Street Talk: Economic development by design


Regional organizations have collaborated to host a weeklong event starting today that showcases West Michigan’s design expertise and capabilities.

Design Week is intended to demonstrate the strengths of incorporating design thinking within the community, in addition to introducing a network of designers to academic, cultural and business leaders.

Sara Klele, Design Week chair for AIGA West Michigan, said the goal of celebrating the design community in the area is to raise awareness of how design influences daily surroundings.

“This is West Michigan’s first year leveraging the Design Week concept, which has done very well around the globe in places like San Francisco, Beijing and Milan,” said Klele.

“Our goal is to share the impact that design has on the world around us — from the brand of coffee that wakes us up to the smartphone we fall asleep to at night.”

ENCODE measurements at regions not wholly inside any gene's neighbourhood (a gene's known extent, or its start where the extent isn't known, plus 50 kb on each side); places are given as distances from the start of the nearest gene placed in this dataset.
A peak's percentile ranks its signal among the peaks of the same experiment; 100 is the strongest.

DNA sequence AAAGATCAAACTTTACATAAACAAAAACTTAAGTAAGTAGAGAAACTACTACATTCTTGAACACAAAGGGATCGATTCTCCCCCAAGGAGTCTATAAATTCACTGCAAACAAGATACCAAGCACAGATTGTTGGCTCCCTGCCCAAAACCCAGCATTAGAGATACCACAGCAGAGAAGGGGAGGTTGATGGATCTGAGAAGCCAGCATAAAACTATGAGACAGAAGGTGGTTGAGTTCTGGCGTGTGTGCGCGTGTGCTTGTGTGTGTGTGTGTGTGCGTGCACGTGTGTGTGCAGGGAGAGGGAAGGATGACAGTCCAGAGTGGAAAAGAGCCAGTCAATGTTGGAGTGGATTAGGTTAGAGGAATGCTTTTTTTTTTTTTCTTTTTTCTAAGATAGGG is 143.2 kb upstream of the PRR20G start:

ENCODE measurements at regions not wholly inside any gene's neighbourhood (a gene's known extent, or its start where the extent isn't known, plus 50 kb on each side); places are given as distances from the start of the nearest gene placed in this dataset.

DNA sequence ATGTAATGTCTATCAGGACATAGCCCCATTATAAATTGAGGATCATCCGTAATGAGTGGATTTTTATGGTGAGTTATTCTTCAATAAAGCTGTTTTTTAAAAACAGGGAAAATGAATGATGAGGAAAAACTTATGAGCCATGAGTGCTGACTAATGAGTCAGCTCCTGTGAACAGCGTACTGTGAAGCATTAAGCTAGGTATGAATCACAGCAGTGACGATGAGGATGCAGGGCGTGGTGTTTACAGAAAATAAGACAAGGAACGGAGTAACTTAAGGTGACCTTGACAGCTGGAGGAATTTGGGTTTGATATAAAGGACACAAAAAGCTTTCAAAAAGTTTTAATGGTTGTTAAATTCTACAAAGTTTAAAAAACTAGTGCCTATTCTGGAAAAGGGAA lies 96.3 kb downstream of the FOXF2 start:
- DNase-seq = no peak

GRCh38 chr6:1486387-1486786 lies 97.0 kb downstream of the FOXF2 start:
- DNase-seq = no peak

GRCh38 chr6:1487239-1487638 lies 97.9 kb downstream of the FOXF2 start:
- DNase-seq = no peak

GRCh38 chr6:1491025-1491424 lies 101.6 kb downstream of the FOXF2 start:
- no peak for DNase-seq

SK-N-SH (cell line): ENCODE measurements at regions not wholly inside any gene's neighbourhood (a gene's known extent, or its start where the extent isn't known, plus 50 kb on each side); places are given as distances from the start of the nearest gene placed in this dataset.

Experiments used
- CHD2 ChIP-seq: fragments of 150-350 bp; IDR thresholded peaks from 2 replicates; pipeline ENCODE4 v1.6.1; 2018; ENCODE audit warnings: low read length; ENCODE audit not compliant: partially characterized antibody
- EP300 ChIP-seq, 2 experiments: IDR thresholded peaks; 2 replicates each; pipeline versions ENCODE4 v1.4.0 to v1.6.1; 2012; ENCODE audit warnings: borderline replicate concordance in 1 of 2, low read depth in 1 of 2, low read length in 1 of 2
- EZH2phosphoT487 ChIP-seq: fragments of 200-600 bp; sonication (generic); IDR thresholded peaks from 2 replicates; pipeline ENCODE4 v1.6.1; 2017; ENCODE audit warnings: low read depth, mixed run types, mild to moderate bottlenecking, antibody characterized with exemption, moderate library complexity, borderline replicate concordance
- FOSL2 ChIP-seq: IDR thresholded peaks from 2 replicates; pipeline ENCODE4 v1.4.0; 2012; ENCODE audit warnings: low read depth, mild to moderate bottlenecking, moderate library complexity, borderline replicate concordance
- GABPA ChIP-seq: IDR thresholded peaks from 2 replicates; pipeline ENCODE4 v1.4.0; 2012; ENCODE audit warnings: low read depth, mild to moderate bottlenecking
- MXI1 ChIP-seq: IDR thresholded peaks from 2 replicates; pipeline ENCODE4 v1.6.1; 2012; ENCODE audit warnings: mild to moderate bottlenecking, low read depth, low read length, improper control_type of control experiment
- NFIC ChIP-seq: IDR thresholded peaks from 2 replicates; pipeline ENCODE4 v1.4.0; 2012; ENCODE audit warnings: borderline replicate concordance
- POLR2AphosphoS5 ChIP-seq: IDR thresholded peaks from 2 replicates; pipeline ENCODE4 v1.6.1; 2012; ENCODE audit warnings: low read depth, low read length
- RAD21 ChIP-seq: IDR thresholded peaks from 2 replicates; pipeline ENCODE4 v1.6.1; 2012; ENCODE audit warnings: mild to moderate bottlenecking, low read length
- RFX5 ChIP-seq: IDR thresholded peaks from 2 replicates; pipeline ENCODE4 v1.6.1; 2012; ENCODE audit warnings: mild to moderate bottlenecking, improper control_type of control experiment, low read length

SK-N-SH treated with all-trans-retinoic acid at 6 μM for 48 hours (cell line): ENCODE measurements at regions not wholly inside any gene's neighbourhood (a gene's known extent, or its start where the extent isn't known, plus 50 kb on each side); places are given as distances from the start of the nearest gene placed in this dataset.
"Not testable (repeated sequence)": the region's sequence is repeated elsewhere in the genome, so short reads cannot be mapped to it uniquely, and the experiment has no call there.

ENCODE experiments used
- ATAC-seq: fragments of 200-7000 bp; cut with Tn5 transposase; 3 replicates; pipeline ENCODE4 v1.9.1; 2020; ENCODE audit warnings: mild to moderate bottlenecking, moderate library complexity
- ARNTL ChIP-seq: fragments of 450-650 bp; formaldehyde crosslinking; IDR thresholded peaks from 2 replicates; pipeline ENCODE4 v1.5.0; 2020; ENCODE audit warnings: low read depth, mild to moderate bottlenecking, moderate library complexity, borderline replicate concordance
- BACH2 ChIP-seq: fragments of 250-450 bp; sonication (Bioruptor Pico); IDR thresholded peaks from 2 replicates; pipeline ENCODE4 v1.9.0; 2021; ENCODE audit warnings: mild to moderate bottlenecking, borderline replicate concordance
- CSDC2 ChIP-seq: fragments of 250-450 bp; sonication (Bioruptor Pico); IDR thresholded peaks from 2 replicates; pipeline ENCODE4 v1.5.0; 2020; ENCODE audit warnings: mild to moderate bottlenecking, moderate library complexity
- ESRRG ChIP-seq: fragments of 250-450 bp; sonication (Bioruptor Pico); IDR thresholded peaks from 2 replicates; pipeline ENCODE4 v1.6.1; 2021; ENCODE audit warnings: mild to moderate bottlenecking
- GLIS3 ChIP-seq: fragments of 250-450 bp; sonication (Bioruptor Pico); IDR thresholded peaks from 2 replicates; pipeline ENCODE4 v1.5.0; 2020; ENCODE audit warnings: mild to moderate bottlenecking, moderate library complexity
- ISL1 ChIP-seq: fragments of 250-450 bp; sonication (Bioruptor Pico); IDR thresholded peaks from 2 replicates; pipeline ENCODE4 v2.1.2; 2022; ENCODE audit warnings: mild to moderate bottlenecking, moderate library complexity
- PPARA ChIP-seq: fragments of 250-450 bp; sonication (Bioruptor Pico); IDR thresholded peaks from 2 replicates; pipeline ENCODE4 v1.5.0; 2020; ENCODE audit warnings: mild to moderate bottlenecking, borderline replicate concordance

West Michigan’s first Design Week builds on the regional history of design innovation and the area becoming a world-class design community. Consisting of a series of events throughout the area, Design Week is meant to increase opportunities for existing designers and attract new talent to the industry.

The 19 events consist of workshops, lectures, tours, films and exhibitions that will be held throughout West Michigan, including Traverse City, Grand Rapids and Holland.

Some of the highlights are: the May 5 Great Lakes Software Excellence Conference at The Prince Center on Calvin College’s campus; a May 6 tour of the recently restored Basilica of Saint Adalbert on Grand Rapids’ west side; TEDxGrand Rapids, held at Grand Rapids Civic Theatre on May 7; and Wet Paint: Reviving the Fine Art of Sign Painting, which incorporates a documentary screening, discussion and live demonstration, held May 7 at the State Theatre in Traverse City.

Design Week also features a series of lectures from design professionals such as Richard Saul Wurman, Susan Szenasy and Mei Mah.

Founder of the TED conference, Wurman also is the inventor of the field of information architecture. Mah is deputy director of the Smithsonian Cooper-Hewitt National Design Museum in New York City. Szenasy is editor in chief and publisher of respected design magazine Metropolis.

John Berry, executive director of Design West Michigan, said the collaboration among the diverse design talents has created a unique energy in the country.